The darkness of Guillermo del Toro’s films brings to life a warning of morality. He is known primarily for his work with dark fantasy—a blend of horror and fantasy. But Nightmare Alleymarries his love of dark, rich stories with the isolating, existentialist visuals of film noir. 

In an interview with Turner Classic Movies, del Toro discusses the similarities between the genre conventions of both horror and film noir, saying the two genres work as parables. 

Nightmare Alley found much of its inspiration through American realist painters like Thomas Hart Benton and Edward Hopper. The American realism movement was a rejection of romanticism in the 20th century, attempting to show and express the reality of regular people’s lives affected by the war-ridden times. Although colorful, the art depicted contemporary social realities that were hauntingly lonely as it focused on the individual. 

By utilizing the same color palette as the American realist painters, del Toro replicates the moody atmosphere of the rich works that were enchanted with the post-abundance era after the Great Depression and both World Wars to emphasize the sociology and psychology of his characters. 

Nightmare Alley's masterful bending and blending of horror and film noir isn't entirely something new. Many of the film noir movies that marked the death of the golden age of cinema were indistinguishable from horror. Both genres had very similar motifs and visual styles that created an uneasy atmosphere that warned audiences of behaviors displayed by the film's characters.

Nightmare_alley_and_the_freak_show'Nightmare Alley'Credit: 20th Century Studios

Horror and film noir masterfully played with western culture's fears by showing the terrors of everyday life drenched in chiaroscuro lighting while unique distinct film-noir camera angles captured sketchy characters in the act. 

But both genres are more than their tropes or genre conventions. They are about the choices made when human morality is tested. Film noir places the existential anti-hero in a position of choice, while horror emphasis the importance of the predicament as the world slowly caves in on the anti-hero. The genres are intertwined, pushing the themes of morality to their limit without suffocating the audience with a message.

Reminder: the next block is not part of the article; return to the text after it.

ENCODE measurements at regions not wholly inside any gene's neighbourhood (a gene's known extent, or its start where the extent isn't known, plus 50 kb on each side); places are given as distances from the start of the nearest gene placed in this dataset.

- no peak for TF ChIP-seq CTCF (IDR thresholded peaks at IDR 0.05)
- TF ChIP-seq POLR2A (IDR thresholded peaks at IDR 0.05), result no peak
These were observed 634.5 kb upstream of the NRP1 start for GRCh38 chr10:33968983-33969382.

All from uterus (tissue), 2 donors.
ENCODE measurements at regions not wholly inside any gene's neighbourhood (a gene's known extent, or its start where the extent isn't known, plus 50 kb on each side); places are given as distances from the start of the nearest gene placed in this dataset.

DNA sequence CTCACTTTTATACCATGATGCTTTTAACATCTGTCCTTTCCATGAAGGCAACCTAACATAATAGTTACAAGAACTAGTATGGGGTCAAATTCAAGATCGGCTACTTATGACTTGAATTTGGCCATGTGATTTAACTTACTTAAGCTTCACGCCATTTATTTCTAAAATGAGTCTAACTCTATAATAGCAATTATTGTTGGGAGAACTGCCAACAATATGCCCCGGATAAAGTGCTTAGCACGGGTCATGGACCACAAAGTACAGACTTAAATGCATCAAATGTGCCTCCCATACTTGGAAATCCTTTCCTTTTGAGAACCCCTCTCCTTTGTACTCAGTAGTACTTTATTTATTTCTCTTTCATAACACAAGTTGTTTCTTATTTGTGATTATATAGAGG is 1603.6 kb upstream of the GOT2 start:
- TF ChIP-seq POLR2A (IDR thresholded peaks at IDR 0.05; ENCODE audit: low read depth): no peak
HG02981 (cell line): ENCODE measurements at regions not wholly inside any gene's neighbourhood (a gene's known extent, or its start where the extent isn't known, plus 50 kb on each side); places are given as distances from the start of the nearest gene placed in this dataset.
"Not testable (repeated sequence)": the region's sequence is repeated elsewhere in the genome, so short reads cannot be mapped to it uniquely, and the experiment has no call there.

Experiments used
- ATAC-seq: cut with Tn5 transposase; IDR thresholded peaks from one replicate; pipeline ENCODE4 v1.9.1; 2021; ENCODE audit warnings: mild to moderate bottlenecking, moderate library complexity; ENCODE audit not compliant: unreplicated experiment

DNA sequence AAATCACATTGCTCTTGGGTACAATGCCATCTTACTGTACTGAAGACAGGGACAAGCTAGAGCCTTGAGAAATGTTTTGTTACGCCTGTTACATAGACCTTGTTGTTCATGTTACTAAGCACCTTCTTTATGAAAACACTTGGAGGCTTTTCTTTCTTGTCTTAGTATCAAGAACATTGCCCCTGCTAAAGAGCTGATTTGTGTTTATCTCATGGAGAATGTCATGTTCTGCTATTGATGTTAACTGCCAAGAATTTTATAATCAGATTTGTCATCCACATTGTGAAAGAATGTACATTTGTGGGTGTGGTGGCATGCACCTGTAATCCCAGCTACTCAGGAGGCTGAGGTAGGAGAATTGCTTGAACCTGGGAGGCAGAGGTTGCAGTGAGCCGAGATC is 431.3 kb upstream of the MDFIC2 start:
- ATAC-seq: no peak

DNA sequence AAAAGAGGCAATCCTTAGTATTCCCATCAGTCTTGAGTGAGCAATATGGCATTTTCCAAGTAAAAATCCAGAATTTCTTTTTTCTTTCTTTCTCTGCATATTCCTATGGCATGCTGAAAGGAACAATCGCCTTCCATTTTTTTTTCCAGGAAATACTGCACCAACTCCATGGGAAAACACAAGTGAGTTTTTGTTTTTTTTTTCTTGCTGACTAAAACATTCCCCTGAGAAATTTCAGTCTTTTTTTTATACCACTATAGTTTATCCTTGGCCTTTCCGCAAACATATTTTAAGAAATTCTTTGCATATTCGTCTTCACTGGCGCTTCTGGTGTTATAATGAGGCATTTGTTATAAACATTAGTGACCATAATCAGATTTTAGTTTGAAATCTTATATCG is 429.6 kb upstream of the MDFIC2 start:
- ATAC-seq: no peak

Nightmare Alley brings the visuals and story from the pitch-black depths of the world and dresses it in color, but being rich in hue doesn’t mean the film isn’t noir. What makes a film distinctly noir is the space within the frame and how the colors contrast with each other to create an eerie atmosphere that mimics paranoia. 

Nightmare_alley_isolation_through_art'Nightmare Alley'Credit: 20th Century Studios

The cautionary tale of the nature of good and evil in a human being presents moments of surface-level horror conventions that pull us deeper into the subtext of Nightmare Alley. The story uses its crisp and sexy dialogue from the femme fatale, Lilith Ritter (Cate Blanchett), the eerie nature of men with power, and the manipulation of the characters’ and the audiences' self-perception to show who the true monsters are, shining a light on the faults of humanity. 

Nightmare Alley is more than an exercise in genre nostalgia and tropes. The grounded qualities of the film showcase how you can use genre conventions to elevate the story and emphasize the themes of your story. 

Do you have any other examples of noir horror? Let us know in the comments your thoughts on the genre blend in the comments below! 

Source: Turner Classic Movies